Round, rough-skinned pears fill our Fukushima City apartment. Before the pears it was enormous, impossibly succulent peaches. Apples will be next. Prior to the meltdown at the Fukushima Daiichi Nuclear Power Plant six months ago, people all across Japan would send seasonal Fukushima-grown fruit to their relatives and neighbors. But now those outside Fukushima are too wary of possible radioactive contamination in produce grown here -- and the fruit piles up. The locals live with the risk. With a surplus of crops growing in the adjacent countryside, the fruits circulate in Fukushima like proverbial American fruitcakes at Christmas. We conspired …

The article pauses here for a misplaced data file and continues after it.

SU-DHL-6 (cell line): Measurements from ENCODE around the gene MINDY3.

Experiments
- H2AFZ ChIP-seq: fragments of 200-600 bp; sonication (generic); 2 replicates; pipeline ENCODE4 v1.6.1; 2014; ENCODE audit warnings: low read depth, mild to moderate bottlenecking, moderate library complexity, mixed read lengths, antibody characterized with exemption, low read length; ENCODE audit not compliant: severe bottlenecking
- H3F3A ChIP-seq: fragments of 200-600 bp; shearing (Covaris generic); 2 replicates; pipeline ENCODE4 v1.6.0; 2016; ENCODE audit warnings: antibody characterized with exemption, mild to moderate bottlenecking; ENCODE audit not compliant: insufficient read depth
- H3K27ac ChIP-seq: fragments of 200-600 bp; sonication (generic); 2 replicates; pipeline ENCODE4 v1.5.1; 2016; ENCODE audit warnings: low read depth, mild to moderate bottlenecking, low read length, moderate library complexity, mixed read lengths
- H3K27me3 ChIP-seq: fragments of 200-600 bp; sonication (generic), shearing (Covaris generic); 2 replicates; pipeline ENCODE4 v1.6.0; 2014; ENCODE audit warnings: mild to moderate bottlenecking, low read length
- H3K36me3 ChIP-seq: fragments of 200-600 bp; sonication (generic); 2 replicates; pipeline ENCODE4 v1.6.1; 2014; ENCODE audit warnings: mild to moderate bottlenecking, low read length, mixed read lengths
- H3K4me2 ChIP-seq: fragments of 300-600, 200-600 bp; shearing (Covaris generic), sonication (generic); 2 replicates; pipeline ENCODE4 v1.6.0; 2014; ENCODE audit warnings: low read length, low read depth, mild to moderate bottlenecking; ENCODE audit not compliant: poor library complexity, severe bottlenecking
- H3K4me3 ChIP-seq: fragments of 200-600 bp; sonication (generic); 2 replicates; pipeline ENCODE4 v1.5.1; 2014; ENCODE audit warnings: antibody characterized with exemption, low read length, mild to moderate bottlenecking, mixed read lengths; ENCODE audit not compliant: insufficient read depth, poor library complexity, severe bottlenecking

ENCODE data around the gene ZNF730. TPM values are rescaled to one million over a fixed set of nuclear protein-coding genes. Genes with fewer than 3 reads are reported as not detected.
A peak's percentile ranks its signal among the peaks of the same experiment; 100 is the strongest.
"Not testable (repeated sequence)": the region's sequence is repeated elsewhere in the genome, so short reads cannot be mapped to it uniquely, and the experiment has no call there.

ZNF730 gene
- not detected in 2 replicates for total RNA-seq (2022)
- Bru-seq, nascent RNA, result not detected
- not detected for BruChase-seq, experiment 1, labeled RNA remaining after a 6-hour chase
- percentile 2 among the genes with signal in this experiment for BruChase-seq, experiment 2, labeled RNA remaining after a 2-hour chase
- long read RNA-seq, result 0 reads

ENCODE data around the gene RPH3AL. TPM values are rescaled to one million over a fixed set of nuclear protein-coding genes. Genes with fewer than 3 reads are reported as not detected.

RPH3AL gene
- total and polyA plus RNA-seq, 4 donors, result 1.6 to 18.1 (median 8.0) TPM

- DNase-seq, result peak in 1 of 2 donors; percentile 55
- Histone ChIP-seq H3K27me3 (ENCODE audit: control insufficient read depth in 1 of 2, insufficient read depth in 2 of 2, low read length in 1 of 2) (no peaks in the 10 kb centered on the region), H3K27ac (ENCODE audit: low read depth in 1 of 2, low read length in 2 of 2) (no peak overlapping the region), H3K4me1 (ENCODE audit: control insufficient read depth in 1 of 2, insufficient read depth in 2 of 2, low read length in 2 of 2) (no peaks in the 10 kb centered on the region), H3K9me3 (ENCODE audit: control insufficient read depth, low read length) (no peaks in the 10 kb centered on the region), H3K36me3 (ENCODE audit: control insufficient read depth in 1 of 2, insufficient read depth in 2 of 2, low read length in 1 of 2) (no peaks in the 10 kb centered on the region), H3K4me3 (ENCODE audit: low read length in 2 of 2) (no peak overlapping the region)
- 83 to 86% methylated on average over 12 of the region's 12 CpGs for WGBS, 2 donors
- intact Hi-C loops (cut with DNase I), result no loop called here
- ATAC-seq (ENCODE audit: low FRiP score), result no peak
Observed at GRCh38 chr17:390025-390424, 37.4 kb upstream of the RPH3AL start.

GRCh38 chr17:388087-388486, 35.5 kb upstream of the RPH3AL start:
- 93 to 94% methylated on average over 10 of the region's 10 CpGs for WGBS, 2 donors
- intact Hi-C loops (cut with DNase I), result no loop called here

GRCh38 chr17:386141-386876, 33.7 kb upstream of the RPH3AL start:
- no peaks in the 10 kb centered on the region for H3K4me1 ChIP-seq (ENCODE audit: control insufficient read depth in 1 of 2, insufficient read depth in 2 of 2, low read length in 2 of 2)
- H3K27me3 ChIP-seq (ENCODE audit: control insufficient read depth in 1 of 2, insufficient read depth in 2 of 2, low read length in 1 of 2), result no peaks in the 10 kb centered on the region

Get Grist in Your Inbox
Ed M. Koziarski
Ed writes about film, media and arts for Filmmaker Magazine, the Chicago Reader, Time Out Chicago, and Reel Chicago. He and Junko Kajino have worked on several films together and teach at producing at Chicago Filmmakers. Learn more about Uncanny Terrain on their website.